Project description:Gene expression for genes differentially expressed between early vs. late tumor onset and high fat diet (HFD) vs. low fat diet (LFD) in P53 -/- mice. 4 HFD early tumor onset, 7 HFD late tumor onset, 4 HFD to LFD switch with early tumor onset, 6 HFD to LFD switch with late tumor onset, 4 LFD early tumor onset, 7 LFD late tumor onset, 5 LFD to HFD switch with early tumor onset, 4 LFD to HFD switch with late tumor onset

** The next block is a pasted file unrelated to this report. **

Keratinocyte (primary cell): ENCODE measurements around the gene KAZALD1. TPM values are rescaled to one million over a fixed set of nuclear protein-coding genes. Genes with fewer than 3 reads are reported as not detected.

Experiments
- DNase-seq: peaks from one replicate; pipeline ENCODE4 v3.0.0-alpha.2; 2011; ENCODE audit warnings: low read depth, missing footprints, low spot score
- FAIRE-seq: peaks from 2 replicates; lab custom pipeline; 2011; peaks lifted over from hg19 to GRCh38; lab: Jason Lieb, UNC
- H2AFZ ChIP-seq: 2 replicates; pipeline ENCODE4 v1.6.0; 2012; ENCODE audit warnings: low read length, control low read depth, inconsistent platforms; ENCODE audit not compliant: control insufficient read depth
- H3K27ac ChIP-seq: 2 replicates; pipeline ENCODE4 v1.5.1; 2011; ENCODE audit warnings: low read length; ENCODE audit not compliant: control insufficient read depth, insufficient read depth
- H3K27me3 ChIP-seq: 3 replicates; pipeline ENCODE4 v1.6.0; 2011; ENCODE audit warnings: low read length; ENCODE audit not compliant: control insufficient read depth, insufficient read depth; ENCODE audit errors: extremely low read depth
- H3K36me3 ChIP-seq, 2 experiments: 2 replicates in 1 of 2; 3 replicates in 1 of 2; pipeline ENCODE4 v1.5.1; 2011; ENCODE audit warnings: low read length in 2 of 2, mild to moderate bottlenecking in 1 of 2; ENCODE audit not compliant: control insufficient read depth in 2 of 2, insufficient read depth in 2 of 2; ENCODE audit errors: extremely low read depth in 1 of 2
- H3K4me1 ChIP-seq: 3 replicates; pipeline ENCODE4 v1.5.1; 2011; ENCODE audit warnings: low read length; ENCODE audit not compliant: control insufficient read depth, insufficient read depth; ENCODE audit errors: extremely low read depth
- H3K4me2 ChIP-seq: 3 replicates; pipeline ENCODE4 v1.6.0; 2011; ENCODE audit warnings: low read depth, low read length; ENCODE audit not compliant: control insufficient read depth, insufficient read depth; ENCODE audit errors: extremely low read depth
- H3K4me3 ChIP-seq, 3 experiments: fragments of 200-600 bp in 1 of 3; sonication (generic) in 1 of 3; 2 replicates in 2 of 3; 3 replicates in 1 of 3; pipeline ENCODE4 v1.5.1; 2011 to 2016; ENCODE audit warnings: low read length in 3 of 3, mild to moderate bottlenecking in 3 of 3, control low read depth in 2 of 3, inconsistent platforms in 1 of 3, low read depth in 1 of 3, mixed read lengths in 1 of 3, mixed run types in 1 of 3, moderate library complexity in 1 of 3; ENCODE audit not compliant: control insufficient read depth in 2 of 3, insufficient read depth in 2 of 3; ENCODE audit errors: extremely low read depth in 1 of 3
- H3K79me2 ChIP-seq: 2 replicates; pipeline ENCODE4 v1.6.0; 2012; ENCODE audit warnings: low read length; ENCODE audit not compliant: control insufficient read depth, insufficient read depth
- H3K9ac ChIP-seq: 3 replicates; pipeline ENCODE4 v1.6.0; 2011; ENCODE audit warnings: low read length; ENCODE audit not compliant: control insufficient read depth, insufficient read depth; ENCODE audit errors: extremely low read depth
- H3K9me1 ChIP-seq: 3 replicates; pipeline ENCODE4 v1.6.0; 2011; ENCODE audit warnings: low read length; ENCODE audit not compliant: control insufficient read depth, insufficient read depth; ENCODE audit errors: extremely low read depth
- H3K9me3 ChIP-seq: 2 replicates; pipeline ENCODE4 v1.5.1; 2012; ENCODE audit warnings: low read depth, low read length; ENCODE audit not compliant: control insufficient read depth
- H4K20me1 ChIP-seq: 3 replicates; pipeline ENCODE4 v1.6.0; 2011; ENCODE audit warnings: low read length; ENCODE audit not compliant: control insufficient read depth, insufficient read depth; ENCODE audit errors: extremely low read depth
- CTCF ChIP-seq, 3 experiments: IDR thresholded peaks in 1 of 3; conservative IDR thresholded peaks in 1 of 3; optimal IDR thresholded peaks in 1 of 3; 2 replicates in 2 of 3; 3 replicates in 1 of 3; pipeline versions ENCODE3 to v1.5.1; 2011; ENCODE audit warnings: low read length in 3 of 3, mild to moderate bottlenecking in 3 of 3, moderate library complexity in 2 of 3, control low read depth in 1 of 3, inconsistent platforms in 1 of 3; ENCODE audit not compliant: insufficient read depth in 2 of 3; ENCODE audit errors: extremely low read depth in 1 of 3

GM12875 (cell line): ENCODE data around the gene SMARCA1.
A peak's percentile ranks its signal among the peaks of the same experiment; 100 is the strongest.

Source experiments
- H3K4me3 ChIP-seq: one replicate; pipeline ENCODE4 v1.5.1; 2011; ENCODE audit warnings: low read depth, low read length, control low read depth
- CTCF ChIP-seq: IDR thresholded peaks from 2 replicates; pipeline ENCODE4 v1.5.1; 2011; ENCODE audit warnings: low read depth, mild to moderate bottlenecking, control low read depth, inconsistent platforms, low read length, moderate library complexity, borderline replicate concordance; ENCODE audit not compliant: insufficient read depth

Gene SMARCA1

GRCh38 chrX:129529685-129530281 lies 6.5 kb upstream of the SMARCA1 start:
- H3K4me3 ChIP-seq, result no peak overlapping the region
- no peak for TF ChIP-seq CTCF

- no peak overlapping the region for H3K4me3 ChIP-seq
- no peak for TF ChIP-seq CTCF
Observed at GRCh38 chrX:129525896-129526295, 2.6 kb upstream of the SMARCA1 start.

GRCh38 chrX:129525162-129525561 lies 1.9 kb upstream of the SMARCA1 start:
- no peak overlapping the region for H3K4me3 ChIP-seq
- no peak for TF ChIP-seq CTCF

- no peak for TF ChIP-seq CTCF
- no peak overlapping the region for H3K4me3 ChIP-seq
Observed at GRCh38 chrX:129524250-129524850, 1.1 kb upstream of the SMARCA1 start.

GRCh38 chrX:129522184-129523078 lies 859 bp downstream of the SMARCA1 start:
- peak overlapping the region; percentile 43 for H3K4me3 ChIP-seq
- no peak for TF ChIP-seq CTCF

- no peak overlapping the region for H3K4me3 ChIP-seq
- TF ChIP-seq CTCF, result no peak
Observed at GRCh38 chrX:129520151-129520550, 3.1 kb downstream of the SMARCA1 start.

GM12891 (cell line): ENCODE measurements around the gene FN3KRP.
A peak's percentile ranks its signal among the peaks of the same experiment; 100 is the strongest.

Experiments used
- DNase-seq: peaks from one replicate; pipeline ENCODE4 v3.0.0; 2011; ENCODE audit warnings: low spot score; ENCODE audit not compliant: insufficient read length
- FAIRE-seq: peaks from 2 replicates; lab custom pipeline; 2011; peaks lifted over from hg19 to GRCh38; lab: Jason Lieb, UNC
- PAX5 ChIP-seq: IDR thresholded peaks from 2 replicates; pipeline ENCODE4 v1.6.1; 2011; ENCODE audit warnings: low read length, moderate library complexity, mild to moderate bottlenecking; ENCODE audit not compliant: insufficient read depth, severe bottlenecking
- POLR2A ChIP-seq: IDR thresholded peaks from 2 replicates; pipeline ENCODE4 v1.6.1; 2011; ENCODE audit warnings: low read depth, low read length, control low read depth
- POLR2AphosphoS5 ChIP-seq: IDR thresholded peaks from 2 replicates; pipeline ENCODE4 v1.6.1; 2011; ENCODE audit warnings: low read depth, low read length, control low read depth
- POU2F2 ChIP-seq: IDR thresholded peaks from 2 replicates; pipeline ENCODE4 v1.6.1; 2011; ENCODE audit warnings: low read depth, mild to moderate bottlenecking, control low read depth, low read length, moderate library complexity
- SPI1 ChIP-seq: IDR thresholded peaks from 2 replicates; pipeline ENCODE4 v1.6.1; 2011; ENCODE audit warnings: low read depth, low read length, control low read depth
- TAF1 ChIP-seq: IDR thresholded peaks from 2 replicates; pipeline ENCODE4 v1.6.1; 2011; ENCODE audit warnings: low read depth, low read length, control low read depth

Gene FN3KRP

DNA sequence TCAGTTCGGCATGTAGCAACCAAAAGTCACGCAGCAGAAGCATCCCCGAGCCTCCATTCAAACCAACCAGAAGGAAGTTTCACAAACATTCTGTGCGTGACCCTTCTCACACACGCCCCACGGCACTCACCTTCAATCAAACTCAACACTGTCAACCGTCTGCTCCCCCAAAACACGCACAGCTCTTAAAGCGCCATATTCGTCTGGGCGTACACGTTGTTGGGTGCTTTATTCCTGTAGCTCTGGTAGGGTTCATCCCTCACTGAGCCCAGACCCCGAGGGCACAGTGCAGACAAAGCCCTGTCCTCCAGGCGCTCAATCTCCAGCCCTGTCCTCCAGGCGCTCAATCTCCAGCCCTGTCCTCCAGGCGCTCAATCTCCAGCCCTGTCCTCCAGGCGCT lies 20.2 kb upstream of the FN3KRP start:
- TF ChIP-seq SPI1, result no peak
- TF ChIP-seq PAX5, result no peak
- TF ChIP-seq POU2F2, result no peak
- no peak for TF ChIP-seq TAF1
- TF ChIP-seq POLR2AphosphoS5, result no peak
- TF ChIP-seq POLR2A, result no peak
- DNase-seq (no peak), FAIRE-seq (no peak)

Project description:To investigate the variations in body weight, food intake, and body composition of both male and female C57BL/6J mice during a diet-induced obesity model with high-fat diet (HFD) feeding.Mice were individually housed and fed ad libitum either a low-fat diet (LFD, 10% calories from fat; n?=?15 male, n?=?15 female) or HFD (45% calories from fat; n?=?277 male, n?=?278 female) from 8 to 43 weeks of age. Body weight, food intake, and body composition were routinely measured.Body weight was significantly increased with HFD (vs. LFD) in males from week 14 (P?=?0.0221) and in females from week 27 (P?=?0.0076). Fat mass and fat-free mass of all groups were significantly increased over time (all P?<?0.0001), with a large variation observed in fat mass. Baseline fat mass, fat-free mass, and daily energy intake were significant predictors of future body weight for both sexes (P?<?0.0001). Baseline fat mass was a significant predictor of future body fat (P?<?0.0001).Both males and females have large variations in fat mass, and this variability increases over time, while that of fat-free mass remains relatively stable. Sex differences exist in HFD responses and multivariate predicting models of body weight.